If I was on a budget and had to have (say) one main camera and two locked-off or wide-angles, I would use a 503HDV on the main one and 501HDVs for the backups. Also, having decent legs is equally as important as having good heads.

If you can't justify buying three Vintens or Sachtlers, then there's no point in the tripod nuts telling you how great they are!
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Old February 17th, 2011, 03:54 PM   #9
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I have a 501 lying here under my desk. I bought it used - and what a mistake. This head use at teflon disc for friction and any dust that gets inside the head will damage the performance. Furthermore there is no counterballance adjustment. I had to ditch it as the performance with the Panny was really bad.

The 503 and now the 504 is better, and is in fact usable. The HMC-150 is so light that you will have jitter at the end of pan if you have the camera on full tele.

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Old February 24th, 2011, 01:11 PM   #10
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Re: Trouble with 501HDVs

Libec are a good alternative to manfrotto's that to be quite blunt are dreadful, B&H also do the Acebil range that seem to be clones of the older Libec's.

Oh and I have two H50 heads with Libec sticks for use with my HPX301 full size ENG cameras.
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Old June 17th, 2011, 05:52 AM   #11
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Re: No, Dana...........

Quote:
Originally Posted by Chris Soucy View Post
It's because they're parc, or is that prac or could it be pcar or even rapc.
CS
I think you are off the mark here Chris. Not everyone has the cash to fork out on expensive legs, even though they may be the bees knees.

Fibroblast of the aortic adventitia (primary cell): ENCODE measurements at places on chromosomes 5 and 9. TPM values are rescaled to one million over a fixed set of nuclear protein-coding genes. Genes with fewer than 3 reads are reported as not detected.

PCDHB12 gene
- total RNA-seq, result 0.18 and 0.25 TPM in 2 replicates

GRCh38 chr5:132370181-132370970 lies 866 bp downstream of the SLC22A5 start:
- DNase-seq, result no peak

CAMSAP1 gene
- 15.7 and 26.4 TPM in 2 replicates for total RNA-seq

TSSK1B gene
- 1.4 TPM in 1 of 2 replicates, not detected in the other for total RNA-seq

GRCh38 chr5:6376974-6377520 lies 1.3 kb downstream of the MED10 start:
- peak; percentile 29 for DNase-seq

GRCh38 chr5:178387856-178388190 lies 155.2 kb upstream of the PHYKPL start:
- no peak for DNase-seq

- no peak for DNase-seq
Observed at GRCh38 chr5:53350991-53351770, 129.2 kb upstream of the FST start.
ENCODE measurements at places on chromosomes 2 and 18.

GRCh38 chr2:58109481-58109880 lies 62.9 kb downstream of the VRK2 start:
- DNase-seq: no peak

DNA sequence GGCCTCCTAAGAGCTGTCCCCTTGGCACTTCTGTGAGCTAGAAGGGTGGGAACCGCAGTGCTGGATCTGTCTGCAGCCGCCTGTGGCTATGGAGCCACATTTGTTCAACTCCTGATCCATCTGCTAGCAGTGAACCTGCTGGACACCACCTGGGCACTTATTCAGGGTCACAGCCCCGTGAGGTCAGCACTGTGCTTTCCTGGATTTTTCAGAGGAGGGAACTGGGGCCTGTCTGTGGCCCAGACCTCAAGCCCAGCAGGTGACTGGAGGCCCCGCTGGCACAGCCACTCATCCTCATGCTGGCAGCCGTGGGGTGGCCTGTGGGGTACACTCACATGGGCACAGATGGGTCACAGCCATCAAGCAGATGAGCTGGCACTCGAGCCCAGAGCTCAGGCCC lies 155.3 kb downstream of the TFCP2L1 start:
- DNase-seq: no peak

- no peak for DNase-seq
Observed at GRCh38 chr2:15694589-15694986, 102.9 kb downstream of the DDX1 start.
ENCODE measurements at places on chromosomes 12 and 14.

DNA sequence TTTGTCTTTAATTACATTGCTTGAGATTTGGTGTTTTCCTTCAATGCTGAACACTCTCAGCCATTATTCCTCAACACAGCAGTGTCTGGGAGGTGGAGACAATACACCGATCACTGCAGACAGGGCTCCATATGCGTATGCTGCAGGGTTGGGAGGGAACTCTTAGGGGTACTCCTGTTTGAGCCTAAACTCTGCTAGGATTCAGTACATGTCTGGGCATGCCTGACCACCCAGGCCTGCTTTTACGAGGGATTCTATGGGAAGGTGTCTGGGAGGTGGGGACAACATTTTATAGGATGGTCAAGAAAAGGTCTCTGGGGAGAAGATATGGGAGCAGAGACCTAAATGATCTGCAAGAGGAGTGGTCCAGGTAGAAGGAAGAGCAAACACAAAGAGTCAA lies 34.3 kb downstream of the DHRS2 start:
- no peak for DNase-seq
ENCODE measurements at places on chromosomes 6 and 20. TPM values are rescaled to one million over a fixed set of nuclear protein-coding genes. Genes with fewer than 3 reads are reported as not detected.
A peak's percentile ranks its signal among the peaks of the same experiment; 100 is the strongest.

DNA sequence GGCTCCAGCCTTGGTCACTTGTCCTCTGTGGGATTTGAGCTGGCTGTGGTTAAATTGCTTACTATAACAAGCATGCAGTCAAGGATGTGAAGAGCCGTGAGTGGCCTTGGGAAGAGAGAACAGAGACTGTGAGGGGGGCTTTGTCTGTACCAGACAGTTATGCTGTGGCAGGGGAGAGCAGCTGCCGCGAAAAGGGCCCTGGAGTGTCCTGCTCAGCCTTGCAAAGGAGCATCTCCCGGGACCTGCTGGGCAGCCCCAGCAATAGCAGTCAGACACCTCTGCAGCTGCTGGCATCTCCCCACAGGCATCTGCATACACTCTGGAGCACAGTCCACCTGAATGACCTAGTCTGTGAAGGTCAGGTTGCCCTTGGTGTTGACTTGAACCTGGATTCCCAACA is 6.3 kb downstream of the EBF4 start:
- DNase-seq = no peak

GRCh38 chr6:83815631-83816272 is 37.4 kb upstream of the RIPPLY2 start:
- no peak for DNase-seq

Manfrotto does supply good kit at an affordable price and to say they are "prac,pcar or rapc" is not very professional. Manfrotto kit is designed to satisfy a market at an affordable price and there are many satisfied customers, amateur and professionals using the gear on a regular basis.
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Old June 17th, 2011, 09:26 AM   #12
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Re: Trouble with 501HDVs

I agree with Vincent. I have used the very best of tripods over the years, I now use a Manfrotto 503 with my EX1. I dont need utter perfection (at an enormous price), for the work I now do. When I was filming rapid action sports,ie rugby and football for TV I needed the very best, continous camera movement dictated that. Now I shoot corporate video and weddings. All I require of a tripod is, a steady platform, and smooth movement as and when needed. Manfrotto give me exactly what I require, as would many cheaper tripods. and most impotantly, at a reasonable price.
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Old June 17th, 2011, 11:17 AM   #13
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Re: Trouble with 501HDVs

It depends on what you mean by "enormous price".

The Vinten Vision Blue is around £750. The equivalent Manfrotto, the 504HD is around £600 - both prices include VAT. The difference is £150 or so. Now, there's Vintens and Sachtlers (and others) costing £1000s, but the VB is designed for the event-type people and a really good price.

And yes, I own a Vision Blue. I also own a 501HDV, and they are both used regularly for different purposes. They both fulfil a need at a given price point and functionality range.

I wouldn't agree that Manfrotto are sub-standard in any way. You get what you pay for... but only pay for what you need!
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Old June 19th, 2011, 08:13 AM   #14
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Re: Trouble with 501HDVs

Quote:
Originally Posted by Dana Salsbury View Post
I cannot loosen up the 501HDVs enough. They have too much resistance, and when I try to make a subtle pan, it goes there, but then comes back a little bit when I let go. Is it just because they're new?
I recently bought a 501 as my budget does not allow an expensive head.
I use a long elastic band attached to the bar to make smooth pans in tele.
Instead of pushing the bar I pull the elastic band.
At the end of the pan I do not let go of the band until the shot is done.
The same goes for the beginning of the shot.